U.S.Navy Seeks Better Sleep For Crews With New Rest Guidelines, Special Glasses

The U.S.Navy established new rest guidelines for surface ship crews and is exploring whether specially tinted eyewear can help sailors fall asleep faster during scheduled downtime, after a recent deep-dive into surface force readiness showed that crews were overworked and under-rested.
U.S.Navy leadership acknowledged over the summer that poorly rested crews on deployment saw degraded performance due to insufficient sleep. After the Comprehensive Review of Recent Surface Force Incidents also noted the link between work performance and sleep, the U.S.Navy has sought to take measures to help sailors get more and better rest.
One tactic is to address sailors’s ability to fall asleep after working shifts at computer screens or in artificial lighting. Blue light – what emanates from screens or artificial lighting – blocks the brain’s production of melatonin, the chemical created by the brain to help people fall asleep, according to Navy researchers.
Based on initial testing, Navy researchers think wearing specially tinted glasses for an hour or two before bedtime can make falling asleep easier.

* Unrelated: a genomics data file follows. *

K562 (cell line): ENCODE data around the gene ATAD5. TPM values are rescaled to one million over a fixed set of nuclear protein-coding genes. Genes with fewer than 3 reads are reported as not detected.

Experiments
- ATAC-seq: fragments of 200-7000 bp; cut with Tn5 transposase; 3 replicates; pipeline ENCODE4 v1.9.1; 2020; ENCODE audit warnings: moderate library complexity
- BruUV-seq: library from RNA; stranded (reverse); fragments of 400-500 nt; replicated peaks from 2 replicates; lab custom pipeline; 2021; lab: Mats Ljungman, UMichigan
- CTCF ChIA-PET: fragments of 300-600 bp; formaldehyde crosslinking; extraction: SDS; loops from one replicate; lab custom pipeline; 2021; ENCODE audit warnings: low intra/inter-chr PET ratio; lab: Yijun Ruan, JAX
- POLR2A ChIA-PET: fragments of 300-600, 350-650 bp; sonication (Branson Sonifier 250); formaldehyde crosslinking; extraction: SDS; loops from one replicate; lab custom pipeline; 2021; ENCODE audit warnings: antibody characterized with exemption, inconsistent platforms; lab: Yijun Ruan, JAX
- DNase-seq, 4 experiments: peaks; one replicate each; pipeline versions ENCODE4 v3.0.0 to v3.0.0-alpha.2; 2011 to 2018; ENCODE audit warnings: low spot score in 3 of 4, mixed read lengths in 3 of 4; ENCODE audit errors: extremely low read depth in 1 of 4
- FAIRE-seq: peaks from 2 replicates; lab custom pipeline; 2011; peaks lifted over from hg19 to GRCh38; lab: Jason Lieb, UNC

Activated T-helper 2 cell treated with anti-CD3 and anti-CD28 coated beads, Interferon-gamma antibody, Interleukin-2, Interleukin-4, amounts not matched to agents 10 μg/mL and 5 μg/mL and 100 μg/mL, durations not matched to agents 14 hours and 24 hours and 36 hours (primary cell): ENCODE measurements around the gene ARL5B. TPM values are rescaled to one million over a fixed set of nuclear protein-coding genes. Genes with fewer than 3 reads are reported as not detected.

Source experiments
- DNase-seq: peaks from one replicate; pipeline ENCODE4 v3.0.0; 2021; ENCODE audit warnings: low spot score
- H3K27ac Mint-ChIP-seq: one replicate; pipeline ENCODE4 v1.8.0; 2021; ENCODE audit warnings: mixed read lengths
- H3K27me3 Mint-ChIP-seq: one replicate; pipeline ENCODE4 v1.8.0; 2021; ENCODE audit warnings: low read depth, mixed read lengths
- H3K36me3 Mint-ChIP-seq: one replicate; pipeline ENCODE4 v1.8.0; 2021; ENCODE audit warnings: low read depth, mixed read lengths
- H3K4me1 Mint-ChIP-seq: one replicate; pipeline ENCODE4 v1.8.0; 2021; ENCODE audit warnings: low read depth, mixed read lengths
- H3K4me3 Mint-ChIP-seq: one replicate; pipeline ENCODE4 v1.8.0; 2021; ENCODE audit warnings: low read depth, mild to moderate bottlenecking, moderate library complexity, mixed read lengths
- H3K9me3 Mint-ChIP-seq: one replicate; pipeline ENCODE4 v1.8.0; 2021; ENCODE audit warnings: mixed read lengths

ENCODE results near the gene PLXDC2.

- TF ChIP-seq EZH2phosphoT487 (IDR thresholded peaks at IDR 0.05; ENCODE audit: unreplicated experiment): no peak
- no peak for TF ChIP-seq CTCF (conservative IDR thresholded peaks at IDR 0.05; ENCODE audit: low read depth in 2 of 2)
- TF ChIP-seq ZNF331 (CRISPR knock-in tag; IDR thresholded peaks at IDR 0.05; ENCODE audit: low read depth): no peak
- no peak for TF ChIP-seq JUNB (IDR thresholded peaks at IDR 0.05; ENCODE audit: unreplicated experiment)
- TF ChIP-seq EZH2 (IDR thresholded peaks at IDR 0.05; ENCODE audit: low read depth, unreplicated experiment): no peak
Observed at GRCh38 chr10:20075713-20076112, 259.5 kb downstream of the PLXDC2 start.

Using currently available materials, the Naval Ophthalmic Support and Training Activity, based at Naval Weapons Station Yorktown, crafted a tint for safety lenses that blocks about 70 percent of blue light, according to a Military Health System news release.
Vice Adm. Tom Rowden, commander of Naval Surface Forces, released a statement explaining that the Comprehensive Fatigue and Endurance Management Policy fulfills one of the recommendations provided by the comprehensive review.
The guidance calls for sailors to get a minimum of seven hours of sleep in a 24-hour day – either seven uninterrupted hours, or five uninterrupted hours with a follow-on two-hour uninterrupted nap. Also, according to the guidance, a sailor’s workday should not exceed either 12 hours in a 24-hour period or eight hours of continuous work, except when required by operational tasks.